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Colorado study aims to improve severe weather forecasts

Upper-atmosphere research aims to fill some data gaps

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Thunderstorms building over the Continental Divide in Colorado. Bob Berwyn photo.

By Summit Voice

SUMMIT COUNTY — The recent tornado disaster in Oklahoma once again showed that every minute of warning time in the face of severe weather can save lives. In the next few weeks, a team of meteorologists will be studying the atmosphere above Colorado to try and better predict when and where thunderstorms will rip across Colorado’s Front Range and the adjacent Great Plains.

The month-long (May 15 – June 15) field project will use high-flying aircraft and fine-grained computer simulations to try and point the way toward major improvements in lead times for weather forecasts during the crucial 6- to 24-hour window.

The Mesoscale Predictability Experiment (MPEX) is funded by the National Science Foundation.  The project includes participants from the National Center for Atmospheric Research; Colorado State University; the University at Albany, State University of New York; Purdue University; the University of Wisconson–Milwaukee; and NOAA’s National Severe Storms Laboratory.

Daily research starts with early morning flights to monitor the pre-storm atmosphere across Colorado and nearby states. The planes will cruise at 40,000 feet for up to six hours, which will enable researchers to thoroughly canvass the entire region where triggers for severe weather might be lurking. Continue reading

Report: Global warming not a big factor in 2012 drought

Natural climate variability the biggest player, scientists say

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Drought conditions persist across the central part of the country.

By Bob Berwyn

SUMMIT COUNTY — Last summer’s crippling Great Plains drought can’t definitively be linked with global warming, according to a team of federal scientists from various agencies. In a new report issued this week, the researchers said the drought was probably caused by a confluence of natural climate variations that might only come together in a similar constellation once a century.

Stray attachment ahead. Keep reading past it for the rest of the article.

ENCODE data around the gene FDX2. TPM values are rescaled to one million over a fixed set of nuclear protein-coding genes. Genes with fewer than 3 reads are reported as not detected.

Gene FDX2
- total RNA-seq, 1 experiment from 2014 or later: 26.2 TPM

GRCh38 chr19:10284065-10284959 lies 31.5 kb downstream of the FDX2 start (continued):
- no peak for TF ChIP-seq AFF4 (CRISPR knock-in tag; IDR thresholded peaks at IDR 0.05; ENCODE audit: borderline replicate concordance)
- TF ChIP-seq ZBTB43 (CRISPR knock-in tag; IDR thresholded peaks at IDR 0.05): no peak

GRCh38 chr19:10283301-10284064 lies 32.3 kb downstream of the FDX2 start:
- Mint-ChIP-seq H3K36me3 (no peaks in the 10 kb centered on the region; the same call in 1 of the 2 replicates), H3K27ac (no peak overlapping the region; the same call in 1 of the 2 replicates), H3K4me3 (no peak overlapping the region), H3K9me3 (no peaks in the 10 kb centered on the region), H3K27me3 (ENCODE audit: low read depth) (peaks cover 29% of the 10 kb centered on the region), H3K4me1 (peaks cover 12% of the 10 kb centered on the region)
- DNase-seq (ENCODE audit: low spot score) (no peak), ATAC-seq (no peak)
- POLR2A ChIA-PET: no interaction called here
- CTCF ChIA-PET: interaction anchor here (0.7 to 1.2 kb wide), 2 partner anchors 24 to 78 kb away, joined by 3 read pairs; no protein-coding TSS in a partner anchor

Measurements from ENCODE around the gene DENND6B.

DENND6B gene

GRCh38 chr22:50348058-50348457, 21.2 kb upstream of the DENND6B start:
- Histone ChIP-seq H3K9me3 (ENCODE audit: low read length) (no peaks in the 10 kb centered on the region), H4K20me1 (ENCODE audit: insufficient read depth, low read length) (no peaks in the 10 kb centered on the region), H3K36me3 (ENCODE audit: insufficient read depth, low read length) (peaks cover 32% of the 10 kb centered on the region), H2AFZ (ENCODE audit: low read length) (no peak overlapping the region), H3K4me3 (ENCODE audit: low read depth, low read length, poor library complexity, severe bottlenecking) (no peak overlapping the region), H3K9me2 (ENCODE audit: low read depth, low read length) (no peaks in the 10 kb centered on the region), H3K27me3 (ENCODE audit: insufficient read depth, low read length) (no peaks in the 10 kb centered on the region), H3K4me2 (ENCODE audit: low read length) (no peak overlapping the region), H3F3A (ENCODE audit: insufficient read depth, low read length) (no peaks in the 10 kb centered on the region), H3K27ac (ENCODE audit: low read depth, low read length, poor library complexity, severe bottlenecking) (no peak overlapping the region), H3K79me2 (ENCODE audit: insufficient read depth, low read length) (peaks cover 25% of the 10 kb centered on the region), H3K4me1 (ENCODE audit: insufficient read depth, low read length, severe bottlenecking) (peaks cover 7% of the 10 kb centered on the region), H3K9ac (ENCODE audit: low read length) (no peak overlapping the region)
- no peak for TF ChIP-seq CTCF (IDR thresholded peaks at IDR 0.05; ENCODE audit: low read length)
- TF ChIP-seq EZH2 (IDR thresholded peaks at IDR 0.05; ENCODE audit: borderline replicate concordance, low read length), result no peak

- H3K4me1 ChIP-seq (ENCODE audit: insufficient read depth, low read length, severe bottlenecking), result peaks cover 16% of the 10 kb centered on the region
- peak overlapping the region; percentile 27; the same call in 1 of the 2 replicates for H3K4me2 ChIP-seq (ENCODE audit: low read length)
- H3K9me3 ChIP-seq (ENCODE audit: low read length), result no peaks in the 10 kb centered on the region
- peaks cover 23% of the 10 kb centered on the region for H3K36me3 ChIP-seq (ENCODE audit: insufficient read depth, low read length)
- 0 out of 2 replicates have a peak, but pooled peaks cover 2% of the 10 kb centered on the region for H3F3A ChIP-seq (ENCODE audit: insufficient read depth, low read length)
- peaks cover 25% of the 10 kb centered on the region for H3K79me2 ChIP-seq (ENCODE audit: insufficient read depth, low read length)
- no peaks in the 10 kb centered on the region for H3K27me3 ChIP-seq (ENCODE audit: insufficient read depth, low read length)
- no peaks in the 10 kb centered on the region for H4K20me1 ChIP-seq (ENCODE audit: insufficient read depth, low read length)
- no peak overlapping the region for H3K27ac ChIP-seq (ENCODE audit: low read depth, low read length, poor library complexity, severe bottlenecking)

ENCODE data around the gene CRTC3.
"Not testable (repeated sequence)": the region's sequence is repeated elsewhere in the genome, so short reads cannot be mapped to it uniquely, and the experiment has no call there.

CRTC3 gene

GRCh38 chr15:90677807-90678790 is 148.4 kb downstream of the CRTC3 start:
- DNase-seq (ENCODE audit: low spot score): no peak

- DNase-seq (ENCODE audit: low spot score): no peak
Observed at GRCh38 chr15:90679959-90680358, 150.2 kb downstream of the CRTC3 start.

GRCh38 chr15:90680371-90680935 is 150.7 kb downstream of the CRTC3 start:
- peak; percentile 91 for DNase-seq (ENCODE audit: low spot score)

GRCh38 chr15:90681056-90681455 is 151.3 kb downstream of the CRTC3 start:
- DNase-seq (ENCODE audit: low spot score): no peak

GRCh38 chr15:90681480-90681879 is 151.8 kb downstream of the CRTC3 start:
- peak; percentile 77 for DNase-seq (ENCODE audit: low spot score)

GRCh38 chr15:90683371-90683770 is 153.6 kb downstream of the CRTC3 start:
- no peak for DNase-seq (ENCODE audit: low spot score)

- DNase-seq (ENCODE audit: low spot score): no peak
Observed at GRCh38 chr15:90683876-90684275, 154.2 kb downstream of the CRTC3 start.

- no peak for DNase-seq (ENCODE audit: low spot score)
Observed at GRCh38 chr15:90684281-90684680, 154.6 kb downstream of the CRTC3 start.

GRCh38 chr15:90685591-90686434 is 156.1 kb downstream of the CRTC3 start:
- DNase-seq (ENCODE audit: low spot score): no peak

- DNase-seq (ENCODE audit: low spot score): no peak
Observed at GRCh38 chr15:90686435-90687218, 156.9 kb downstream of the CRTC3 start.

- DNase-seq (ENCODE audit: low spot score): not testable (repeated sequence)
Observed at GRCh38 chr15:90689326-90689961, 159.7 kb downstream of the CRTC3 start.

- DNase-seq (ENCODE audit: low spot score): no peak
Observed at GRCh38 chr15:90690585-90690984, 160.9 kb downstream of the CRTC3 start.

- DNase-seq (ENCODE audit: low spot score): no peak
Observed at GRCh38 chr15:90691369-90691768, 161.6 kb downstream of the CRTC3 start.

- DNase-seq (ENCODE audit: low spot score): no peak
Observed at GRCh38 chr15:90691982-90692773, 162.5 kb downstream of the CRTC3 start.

Cyclical variations in ocean temperatures — especially the combination of a cooler-than-average Pacific Ocean and a warm phase of the North Atlantic Multidecadal Oscillation may have nudged the region toward drought conditions, but those factors tend to be more of a factor in suppressing winter precipitation. Continue reading

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Colorado: Roberts Tunnel turns 50 this year

23.3-mile aqueduct the key to Front Range development

On February 24, 1960, Roberts Tunnel construction crews from east and west “hole through” and meet. View is from the grant heading toward the east portal. Photo courtesy Denver Water.

By Bob Berwyn

SUMMIT COUNTY — As much as we here in the high country like to grumble about “our” water going to the Front Range, the diversions are one of those facts of life that isn’t going to change anytime soon.

And while Dillon Reservoir is the visible symbol of that reality, that water wouldn’t be going anywhere without the Harold D. Roberts Tunnel, a 23.3-mile aqueduct that carries the water under the Continental Divide, as deep as 4,500 feet below the spine of the continent.

In Park County, the water empties into the South Platte River, feeding the Front Range Reservoirs that have enabled Denver to grow into a thriving metropolis at the cusp of the Great Plains and Rocky Mountains. Water diverted from the Blue River Basin in Summit County provides nearly 40 percent of Denver Water’s supply. Continue reading

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